The next example shows interaction between VTK and Blender in the opposite direction: geometry created in blender (the monkey head) will be passed to VTK, run through a probe filter to color it (using the quadric scalar field) and returned to the blender scene as a new object. At the same time, the ring object will be passed to VTK, run through a tube filter, and returned to blender. Place your mouse cursor in the bottom text window and press Alt-P to run the script.
Where are the colors? Lets switch to material display mode to see them (click the little white marble in the footer of the 3d viewport to change the display mode).
We can then render this scene with blender's scanline renderer to produce the following image:
Hmmm, that doesn't look like a particularly impressive render! Blender has a built in scanline render and a build in raytracer, and has support to use the external YAFRay raytracer. In the right hands, Blender can make some very impressive images, of which the above image is not. We'll do something a bit more fancy in the next example, but in the meantime, check out the Blender website gallery archive to see why Blender is an excellent choice for 3D Graphics:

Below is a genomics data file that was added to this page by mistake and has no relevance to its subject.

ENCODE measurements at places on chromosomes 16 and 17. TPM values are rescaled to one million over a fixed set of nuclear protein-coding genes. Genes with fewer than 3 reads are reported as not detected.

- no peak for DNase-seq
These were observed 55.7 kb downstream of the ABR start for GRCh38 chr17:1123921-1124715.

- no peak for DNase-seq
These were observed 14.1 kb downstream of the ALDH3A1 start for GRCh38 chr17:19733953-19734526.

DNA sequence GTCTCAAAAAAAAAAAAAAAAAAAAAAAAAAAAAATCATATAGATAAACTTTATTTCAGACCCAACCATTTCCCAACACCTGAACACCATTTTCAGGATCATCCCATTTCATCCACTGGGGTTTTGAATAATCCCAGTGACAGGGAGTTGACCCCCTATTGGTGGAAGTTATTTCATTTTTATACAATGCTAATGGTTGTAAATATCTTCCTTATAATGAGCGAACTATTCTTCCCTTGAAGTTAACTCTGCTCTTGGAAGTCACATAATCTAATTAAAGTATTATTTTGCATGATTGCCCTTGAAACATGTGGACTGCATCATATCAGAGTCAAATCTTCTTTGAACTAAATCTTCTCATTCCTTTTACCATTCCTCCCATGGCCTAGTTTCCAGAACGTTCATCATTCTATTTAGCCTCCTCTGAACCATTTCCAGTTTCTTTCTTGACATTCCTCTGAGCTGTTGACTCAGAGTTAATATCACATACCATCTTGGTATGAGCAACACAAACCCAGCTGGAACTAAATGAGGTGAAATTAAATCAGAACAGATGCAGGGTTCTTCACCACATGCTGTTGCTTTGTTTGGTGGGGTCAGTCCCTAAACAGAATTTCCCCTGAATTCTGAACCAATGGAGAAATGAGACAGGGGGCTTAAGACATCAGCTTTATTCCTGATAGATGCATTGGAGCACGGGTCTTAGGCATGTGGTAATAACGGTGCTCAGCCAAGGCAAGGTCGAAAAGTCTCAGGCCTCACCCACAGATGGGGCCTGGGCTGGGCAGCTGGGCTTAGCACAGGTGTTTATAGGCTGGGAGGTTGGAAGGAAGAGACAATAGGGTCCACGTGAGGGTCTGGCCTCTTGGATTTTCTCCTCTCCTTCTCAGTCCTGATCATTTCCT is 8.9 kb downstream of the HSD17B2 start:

In this example we will use Blender to animate and render a visualization created in VTK.
Download the example file here:
The thing that drives the animation is a callback that runs some code
via a handler:
The handler tells Blender that we would like the script
frame_change_pre.py to be executed every time the frame changes.
To see this effect, run the script in Blender (with mouse in the script window, press Alt-P), then change the frame
using the left or right arrow keys or watch the scene being
animated by pressing Alt-A when the mouse pointer is in the 3D window.
frame_change_pre.py creates the VTK pipeline the first
time it is run, creating some isosurfaces in a field
generated from a vtkQuadric object. On subsequent invocations the parameters
of the quadric filter are modified based on the frame number, and new
isosurfaces are created. The object that does this work is stored as a